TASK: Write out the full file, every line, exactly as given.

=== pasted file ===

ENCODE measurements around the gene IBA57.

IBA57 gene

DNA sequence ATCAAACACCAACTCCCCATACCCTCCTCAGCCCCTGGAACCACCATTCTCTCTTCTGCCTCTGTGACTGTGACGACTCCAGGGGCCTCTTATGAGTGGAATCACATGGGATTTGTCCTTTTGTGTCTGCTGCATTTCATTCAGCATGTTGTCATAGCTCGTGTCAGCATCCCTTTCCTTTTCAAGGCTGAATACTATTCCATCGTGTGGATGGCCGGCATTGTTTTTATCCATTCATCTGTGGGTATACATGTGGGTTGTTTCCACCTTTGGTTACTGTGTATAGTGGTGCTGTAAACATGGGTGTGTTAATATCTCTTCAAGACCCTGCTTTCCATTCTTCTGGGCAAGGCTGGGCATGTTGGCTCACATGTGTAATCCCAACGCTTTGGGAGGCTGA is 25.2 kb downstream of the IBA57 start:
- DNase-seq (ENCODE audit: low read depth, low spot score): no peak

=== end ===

ENCODE measurements around the gene IBA57.

IBA57 gene

DNA sequence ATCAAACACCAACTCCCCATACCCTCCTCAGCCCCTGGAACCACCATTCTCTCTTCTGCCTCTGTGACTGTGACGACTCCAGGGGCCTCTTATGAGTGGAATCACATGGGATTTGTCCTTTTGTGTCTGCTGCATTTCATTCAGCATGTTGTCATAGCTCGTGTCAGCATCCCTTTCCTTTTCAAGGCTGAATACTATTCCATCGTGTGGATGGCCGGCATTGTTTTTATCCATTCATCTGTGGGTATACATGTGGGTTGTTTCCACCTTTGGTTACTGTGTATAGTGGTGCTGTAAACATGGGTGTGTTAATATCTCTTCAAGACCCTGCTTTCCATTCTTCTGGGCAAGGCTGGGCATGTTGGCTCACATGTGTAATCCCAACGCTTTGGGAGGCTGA is 25.2 kb downstream of the IBA57 start:
- DNase-seq (ENCODE audit: low read depth, low spot score): no peak